Nobody expects to have a stroke. Especially not when they’re 31 years old. But that’s exactly what happened to Josh Crompton in April 2012.
“I was getting ready for work and, without any warning and with the force of what I can only imagine a gunshot feels like, I collapsed,” he said. “Then paralysis set in on my entire right side.”
Strokes among young people are on the rise for a variety of reasons. For Josh, the culprit was an ateriovenous malformation (AVM), a group of blood vessels abnormally connected with one another in his brain. The AVM, which he has had since birth, burst, sending massive amounts of blood into his brain. After surgeries and stabilization, Josh was sent to Magee for the next steps – literally.
“When I got there, I had no use of my right side – my arm and hand, leg and foot were all paralyzed,” he said. “Doctors, friends… everyone was trying to prepare me for the worst. But I told anyone that would listen that I would walk out of Magee.”
And he did. After two months of inpatient therapy at Magee, Josh had regained much of the control back in the right side of his body, and was writing, feeding himself, shaving and, yes, walking. But as monumental as that day was, the most inspiring moment of his recovery was like a scene out of a famous Philly classic.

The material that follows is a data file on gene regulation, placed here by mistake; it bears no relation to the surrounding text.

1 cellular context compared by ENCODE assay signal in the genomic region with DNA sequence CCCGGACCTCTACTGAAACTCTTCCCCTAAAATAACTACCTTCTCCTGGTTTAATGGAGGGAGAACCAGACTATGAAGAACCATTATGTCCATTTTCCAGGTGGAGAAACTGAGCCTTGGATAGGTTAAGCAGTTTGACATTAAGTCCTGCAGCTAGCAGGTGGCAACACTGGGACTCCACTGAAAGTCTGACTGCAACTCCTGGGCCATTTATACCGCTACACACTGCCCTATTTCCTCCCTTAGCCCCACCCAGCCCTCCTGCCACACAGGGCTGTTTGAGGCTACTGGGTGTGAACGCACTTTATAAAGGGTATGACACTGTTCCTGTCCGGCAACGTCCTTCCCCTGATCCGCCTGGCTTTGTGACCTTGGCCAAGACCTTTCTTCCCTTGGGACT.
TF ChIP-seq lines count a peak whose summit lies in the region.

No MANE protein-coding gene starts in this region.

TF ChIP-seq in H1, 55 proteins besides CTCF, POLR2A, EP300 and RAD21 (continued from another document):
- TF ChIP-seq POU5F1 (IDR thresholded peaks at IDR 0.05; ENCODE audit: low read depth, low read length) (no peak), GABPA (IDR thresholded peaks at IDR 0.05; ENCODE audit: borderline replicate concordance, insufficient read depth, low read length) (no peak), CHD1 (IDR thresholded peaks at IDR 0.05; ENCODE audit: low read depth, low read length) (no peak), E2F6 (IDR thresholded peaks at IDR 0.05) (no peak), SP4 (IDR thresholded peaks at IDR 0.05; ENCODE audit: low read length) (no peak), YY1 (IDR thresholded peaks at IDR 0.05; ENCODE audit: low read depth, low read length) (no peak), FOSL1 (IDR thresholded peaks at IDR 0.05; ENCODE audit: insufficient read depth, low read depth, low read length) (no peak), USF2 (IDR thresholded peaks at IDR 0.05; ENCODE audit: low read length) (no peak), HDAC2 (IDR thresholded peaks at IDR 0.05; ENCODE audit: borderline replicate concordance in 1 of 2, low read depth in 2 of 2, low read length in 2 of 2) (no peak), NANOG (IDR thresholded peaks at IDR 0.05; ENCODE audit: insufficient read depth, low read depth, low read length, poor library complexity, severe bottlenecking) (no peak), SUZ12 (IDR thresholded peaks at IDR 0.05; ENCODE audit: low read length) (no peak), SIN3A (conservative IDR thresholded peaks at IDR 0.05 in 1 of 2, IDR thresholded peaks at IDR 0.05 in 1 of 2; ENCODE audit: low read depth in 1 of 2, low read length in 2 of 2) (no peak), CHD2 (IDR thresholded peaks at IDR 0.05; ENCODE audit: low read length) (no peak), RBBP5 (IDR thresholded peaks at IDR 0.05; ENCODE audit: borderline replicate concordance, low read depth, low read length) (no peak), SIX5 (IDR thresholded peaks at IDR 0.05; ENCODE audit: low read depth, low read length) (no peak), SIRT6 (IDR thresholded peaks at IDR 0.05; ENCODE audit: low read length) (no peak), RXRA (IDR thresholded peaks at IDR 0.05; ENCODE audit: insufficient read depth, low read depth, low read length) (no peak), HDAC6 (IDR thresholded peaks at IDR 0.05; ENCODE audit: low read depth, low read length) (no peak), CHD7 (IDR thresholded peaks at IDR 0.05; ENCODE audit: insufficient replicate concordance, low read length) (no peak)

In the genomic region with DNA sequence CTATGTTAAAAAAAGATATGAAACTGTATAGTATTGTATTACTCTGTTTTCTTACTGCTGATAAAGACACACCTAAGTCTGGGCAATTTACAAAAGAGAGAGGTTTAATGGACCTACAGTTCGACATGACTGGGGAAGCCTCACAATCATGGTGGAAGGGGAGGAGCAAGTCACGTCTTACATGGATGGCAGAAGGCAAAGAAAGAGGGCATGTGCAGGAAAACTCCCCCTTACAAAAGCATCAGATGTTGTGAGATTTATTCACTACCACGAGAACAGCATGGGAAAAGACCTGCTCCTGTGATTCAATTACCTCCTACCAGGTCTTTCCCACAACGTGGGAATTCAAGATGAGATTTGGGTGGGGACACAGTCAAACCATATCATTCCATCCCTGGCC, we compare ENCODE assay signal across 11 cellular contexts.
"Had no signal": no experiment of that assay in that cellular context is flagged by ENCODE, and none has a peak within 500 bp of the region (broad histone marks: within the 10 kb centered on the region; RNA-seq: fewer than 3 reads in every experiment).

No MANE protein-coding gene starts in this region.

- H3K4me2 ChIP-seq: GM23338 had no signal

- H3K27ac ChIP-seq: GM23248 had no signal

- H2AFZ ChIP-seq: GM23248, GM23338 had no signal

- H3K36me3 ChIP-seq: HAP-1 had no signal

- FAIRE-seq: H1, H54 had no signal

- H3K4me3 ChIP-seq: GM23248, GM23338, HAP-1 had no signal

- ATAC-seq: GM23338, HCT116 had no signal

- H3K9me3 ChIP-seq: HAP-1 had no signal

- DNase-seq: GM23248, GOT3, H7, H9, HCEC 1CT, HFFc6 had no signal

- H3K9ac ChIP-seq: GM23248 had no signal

To help Magee patients acclimate to the real world before they are discharged, therapists will often take them on outings into the city to practice skills they’ll need to navigate outside the Hospital. Josh’s assignment for the day was to hail a cab and practice giving the driver directions. He hopped into the taxi with his physical therapist Mark and recreational therapist Jenna, and directed the cabbie to the iconic Philadelphia Museum of Art.
Josh recalled, “I looked at Mark and said, ‘Do you want to try the steps?’ He laughed – he didn’t think I was serious. I didn’t really think I was serious. At that point I hadn’t climbed more than four steps at a time.”
But Mark, who had been with Josh throughout his therapy, had confidence.
“He said, ‘Let’s give it a shot.’ So I did.”
Was is easy? Absolutely not. But after clearing the first batch of the steps, then the second, then the third, Josh was committed. Like Rocky, there was no going back.
“It wasn’t graceful. It was slow and labored,” he said. “But when I made it to the top of those steps… it was one of the greatest days of my life.”
Josh still climbs those steps on a regular basis. He has returned to his job as an assignment editor at CBS 3 full-time, and has also become an ambassador for the Delaware Valley Stroke Council, finding avenues to raise awareness that strokes can and do happen to young people. While he says he still has a way to go, he feels great about the progress he has made – and he knows who to thank.
“The doctors at the acute care hospital saved my life,” he said. “But Magee gave me my life back.”
Check out Josh’s “Rocky Cut” of this monumental moment in the video below.
Story originally appeared in Can Do! Spring 2013 issue.
You must be logged in to post a comment.